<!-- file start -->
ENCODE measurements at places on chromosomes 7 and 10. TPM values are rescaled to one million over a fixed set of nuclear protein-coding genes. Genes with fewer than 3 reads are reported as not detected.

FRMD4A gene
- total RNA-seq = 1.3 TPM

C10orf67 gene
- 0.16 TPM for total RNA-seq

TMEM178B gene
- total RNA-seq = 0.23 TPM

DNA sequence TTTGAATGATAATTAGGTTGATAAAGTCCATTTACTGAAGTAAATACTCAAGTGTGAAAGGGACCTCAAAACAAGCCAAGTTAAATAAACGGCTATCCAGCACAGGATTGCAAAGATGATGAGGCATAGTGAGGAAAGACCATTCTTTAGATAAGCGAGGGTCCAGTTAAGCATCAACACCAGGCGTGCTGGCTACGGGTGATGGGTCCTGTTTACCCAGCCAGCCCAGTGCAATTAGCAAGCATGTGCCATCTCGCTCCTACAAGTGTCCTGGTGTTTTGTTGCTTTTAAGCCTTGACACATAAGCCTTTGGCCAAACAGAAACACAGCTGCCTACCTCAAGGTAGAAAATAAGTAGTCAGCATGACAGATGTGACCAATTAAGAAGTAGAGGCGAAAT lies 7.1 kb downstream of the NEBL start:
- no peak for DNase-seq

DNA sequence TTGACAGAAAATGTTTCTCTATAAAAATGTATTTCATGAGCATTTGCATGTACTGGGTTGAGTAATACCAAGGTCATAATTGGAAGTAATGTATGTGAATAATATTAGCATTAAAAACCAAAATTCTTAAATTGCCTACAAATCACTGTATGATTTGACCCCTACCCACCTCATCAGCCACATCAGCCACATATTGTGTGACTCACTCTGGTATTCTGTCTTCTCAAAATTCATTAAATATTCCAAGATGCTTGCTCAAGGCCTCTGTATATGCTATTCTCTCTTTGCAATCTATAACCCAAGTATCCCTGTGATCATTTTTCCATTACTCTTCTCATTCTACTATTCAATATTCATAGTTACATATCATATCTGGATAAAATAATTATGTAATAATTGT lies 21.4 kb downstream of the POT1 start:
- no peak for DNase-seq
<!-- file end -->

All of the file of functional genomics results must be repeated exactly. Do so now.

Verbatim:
ENCODE measurements at places on chromosomes 7 and 10. TPM values are rescaled to one million over a fixed set of nuclear protein-coding genes. Genes with fewer than 3 reads are reported as not detected.

FRMD4A gene
- total RNA-seq = 1.3 TPM

C10orf67 gene
- 0.16 TPM for total RNA-seq

TMEM178B gene
- total RNA-seq = 0.23 TPM

DNA sequence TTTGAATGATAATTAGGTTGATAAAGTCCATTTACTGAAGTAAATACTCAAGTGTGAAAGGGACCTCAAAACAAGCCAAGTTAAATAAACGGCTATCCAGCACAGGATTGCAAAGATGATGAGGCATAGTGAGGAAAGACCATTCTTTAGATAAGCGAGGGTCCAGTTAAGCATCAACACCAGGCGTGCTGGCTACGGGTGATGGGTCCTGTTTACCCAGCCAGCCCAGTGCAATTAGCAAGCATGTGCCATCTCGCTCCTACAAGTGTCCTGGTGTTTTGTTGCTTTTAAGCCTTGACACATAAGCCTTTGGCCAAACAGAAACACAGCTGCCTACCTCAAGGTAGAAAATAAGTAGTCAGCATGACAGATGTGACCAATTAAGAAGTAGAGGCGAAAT lies 7.1 kb downstream of the NEBL start:
- no peak for DNase-seq

DNA sequence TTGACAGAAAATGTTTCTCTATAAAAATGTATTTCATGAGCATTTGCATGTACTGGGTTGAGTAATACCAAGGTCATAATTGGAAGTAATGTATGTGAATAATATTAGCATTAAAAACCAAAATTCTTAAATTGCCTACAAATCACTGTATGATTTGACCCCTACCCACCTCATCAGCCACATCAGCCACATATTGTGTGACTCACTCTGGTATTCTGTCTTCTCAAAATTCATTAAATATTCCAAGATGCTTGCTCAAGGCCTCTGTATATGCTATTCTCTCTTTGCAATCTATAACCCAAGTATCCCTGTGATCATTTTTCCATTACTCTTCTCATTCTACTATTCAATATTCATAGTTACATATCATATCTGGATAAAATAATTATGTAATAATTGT lies 21.4 kb downstream of the POT1 start:
- no peak for DNase-seq